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Down Syndrome

Down syndrome is a condition caused by the presence of all or part of an extra copy of chromosome 21.  With improvements in care, individuals with Down syndrome are living longer and more productive lives. Adults with Down syndrome appear to age prematurely with physical changes occurring about 20-30 years ahead of other adults.

It has been recently recognized that individuals with Down syndrome are at increased risk for developing dementia and changes in the brain associated with Alzheimer disease.  Specifically, amyloid, the protein found in the brain of individuals with Alzheimer disease, has been also found to be present in adults with Down syndrome.  These changes in the brain that do not occur in the rest of the population until their late 60’s may appear in people with Down syndrome in their 40’s.

The reason Alzheimer disease is more common in people with Down syndrome is not fully understood.  Some studies suggest that the higher risk for Alzheimer disease in individuals with Down syndrome may be related to the extra copy of chromosome 21, because a gene known to increase the possibility for amyloid is located on this chromosome.

As research comes closer to being able to develop medications to decrease progression and potentially delay the onset of Alzheimer disease, identification of changes in the brain indicative of Alzheimer disease are becoming critical for adults with Down syndrome.  Individuals with Down syndrome have a wide range in their level of functioning and it may be difficult to administer the standard testing for Alzheimer disease.  Reliable testing methods are needed to evaluate changes that reflect the Alzheimer disease in people with Down syndrome.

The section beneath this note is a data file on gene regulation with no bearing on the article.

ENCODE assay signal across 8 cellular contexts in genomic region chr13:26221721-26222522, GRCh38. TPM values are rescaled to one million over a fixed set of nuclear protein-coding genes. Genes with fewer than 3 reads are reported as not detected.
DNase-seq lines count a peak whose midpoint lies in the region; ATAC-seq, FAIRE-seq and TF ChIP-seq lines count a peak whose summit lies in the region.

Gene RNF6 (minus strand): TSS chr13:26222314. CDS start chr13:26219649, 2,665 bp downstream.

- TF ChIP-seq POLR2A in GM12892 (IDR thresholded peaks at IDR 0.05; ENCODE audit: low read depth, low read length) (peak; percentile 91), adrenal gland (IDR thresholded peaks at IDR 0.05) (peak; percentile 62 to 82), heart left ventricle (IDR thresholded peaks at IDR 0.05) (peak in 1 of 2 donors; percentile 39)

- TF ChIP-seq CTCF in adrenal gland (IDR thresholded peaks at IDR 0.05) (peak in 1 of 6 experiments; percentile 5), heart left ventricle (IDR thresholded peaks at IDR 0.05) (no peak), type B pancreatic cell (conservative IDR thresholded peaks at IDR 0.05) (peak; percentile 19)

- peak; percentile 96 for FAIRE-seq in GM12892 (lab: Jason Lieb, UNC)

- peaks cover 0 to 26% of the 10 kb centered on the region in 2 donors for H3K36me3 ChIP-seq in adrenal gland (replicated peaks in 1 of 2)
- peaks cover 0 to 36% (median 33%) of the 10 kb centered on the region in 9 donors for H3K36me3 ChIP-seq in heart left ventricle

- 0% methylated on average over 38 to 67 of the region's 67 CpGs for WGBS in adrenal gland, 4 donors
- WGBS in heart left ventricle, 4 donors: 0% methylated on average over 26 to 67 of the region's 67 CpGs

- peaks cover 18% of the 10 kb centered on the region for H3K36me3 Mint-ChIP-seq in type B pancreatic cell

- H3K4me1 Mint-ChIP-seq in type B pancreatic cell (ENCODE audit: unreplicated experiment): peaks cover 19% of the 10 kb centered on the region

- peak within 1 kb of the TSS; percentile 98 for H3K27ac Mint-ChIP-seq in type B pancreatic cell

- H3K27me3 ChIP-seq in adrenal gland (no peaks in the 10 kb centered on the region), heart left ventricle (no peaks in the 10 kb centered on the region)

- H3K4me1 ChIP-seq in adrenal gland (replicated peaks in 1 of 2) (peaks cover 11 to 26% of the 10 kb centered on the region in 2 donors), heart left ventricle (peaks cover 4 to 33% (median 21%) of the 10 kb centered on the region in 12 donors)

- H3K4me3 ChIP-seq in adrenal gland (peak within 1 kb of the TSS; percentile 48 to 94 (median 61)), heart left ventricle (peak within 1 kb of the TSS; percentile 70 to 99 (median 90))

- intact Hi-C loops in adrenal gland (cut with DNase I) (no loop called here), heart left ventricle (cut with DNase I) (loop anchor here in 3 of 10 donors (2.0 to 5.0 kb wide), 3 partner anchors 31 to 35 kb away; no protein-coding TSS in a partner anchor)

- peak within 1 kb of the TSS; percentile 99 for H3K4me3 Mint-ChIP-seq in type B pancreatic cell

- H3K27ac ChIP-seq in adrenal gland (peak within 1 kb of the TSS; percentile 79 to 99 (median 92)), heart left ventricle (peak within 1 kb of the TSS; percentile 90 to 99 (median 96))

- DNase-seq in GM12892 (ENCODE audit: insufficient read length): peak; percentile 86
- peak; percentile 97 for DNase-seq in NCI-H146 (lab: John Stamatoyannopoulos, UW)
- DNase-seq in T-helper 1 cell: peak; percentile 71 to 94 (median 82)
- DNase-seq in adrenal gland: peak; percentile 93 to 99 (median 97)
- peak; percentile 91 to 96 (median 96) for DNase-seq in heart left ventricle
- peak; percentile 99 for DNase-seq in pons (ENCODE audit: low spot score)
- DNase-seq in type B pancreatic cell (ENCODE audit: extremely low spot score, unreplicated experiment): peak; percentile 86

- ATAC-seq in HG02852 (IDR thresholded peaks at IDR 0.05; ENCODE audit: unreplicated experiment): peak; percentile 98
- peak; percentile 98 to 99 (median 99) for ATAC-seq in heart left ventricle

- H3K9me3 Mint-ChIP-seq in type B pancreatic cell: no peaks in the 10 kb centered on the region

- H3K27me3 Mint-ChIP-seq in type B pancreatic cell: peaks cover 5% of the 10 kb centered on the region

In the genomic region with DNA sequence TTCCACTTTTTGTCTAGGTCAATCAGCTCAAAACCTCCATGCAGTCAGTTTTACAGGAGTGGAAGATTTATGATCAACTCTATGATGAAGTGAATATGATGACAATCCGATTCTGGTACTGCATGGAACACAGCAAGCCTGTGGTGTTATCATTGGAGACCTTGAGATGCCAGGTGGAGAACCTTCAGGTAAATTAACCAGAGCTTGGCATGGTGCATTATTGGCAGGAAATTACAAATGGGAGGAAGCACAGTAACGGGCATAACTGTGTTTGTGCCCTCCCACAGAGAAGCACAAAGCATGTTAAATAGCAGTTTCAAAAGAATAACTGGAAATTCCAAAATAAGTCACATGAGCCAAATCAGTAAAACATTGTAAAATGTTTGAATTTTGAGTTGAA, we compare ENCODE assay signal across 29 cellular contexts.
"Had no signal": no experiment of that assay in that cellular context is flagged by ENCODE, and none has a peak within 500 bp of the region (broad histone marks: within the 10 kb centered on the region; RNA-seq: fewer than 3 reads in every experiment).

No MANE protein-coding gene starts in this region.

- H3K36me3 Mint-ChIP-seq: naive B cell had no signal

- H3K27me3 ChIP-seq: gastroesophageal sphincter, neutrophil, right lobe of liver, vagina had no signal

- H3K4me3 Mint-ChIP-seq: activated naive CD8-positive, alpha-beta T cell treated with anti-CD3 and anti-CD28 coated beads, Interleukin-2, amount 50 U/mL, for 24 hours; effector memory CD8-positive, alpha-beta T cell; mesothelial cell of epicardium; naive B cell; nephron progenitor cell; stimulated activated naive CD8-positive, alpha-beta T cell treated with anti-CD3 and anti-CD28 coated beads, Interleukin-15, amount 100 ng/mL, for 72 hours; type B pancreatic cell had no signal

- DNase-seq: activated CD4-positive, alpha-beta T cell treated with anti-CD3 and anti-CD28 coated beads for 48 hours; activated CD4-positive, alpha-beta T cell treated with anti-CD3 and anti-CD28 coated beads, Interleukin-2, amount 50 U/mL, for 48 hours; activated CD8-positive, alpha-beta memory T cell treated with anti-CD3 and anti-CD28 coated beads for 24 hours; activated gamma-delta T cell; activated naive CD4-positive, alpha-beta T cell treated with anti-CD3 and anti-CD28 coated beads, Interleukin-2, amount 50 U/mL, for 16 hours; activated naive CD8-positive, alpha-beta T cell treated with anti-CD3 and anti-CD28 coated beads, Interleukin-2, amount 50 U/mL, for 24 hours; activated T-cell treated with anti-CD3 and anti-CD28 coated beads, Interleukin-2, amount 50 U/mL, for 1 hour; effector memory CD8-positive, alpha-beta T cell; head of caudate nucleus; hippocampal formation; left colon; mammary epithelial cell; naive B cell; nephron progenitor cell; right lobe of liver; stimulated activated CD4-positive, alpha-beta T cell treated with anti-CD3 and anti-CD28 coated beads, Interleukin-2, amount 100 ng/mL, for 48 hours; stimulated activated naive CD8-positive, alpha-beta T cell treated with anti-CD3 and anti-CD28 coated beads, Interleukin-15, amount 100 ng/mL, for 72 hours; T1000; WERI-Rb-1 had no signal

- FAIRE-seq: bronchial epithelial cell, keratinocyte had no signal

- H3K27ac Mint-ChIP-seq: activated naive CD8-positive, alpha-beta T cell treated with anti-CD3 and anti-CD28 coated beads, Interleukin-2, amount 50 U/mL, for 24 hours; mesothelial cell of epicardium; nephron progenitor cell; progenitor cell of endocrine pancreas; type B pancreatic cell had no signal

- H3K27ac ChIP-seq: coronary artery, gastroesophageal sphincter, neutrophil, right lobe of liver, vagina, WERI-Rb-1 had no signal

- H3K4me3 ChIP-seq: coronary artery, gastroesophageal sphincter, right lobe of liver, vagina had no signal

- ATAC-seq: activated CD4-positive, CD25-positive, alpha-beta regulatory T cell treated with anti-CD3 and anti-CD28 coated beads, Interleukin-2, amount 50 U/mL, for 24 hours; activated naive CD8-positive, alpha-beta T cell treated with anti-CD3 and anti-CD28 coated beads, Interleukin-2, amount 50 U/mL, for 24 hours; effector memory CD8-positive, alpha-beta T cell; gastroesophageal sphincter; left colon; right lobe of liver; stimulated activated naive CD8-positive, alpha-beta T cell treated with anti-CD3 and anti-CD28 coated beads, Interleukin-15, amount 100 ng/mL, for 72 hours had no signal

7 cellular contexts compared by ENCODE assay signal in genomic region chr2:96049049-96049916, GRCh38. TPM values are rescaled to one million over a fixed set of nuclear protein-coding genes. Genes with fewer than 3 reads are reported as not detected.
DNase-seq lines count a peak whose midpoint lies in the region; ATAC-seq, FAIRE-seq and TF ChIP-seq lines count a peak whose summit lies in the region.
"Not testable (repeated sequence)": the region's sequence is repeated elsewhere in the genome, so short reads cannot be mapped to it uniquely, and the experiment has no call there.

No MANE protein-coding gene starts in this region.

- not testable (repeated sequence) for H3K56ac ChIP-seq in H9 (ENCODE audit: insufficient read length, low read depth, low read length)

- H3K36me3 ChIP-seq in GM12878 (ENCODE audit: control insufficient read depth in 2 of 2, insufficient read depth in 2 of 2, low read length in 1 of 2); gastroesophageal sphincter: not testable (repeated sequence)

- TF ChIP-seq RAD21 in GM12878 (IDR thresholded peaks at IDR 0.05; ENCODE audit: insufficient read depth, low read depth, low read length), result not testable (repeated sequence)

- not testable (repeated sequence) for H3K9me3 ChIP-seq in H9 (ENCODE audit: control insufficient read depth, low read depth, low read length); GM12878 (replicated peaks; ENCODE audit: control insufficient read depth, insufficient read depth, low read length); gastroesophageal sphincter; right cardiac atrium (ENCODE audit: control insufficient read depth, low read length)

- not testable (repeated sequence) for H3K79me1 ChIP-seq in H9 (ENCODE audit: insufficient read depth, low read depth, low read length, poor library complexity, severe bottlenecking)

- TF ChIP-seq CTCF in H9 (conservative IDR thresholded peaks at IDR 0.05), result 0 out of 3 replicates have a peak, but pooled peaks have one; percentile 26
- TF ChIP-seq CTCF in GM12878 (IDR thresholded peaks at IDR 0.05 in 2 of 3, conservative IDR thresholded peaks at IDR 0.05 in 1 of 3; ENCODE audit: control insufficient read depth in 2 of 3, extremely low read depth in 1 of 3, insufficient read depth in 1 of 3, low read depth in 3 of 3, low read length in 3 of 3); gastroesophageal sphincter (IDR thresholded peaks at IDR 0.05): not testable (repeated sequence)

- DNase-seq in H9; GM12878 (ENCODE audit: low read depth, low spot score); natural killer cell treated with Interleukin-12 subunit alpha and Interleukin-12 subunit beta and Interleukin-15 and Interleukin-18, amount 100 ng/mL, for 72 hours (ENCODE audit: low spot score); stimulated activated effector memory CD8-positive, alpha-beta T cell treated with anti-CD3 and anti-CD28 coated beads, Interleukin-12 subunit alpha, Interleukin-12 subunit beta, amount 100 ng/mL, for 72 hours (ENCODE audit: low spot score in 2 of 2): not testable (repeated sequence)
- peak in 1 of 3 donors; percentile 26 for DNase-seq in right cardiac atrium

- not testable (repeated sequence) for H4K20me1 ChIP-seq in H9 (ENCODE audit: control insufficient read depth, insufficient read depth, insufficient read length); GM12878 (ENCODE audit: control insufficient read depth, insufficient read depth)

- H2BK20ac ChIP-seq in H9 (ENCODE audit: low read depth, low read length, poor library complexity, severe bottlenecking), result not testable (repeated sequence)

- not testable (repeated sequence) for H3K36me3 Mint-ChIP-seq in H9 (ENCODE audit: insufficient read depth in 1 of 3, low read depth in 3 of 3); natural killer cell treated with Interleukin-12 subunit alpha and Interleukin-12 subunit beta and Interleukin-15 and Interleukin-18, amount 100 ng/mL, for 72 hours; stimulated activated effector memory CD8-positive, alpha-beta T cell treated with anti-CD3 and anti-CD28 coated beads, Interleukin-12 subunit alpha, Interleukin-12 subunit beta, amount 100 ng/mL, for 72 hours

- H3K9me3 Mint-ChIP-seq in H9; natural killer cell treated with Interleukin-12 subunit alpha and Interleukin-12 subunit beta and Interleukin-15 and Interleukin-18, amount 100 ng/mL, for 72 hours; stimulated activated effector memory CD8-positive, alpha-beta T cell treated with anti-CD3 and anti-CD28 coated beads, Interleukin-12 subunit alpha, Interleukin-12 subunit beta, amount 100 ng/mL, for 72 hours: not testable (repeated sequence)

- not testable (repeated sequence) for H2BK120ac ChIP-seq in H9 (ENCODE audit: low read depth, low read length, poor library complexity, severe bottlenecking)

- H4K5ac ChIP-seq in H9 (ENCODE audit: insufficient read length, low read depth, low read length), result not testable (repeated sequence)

The research team at IND is conducting brain imaging research to identify adults with Down syndrome, who are at risk for developing Alzheimer disease, at the earliest possible stages.   Recently developed imaging techniques aimed at detecting amyloid in the brain are now available in research trials at IND and other specialty imaging centers.  This imaging appears to detect amyloid changes in the brain prior to the onset of changes in thinking and functon.  Click here to watch a WTNH news video about our research on this topic. Click here for a brochure,“For Adults with Down Syndrome”.

 

 

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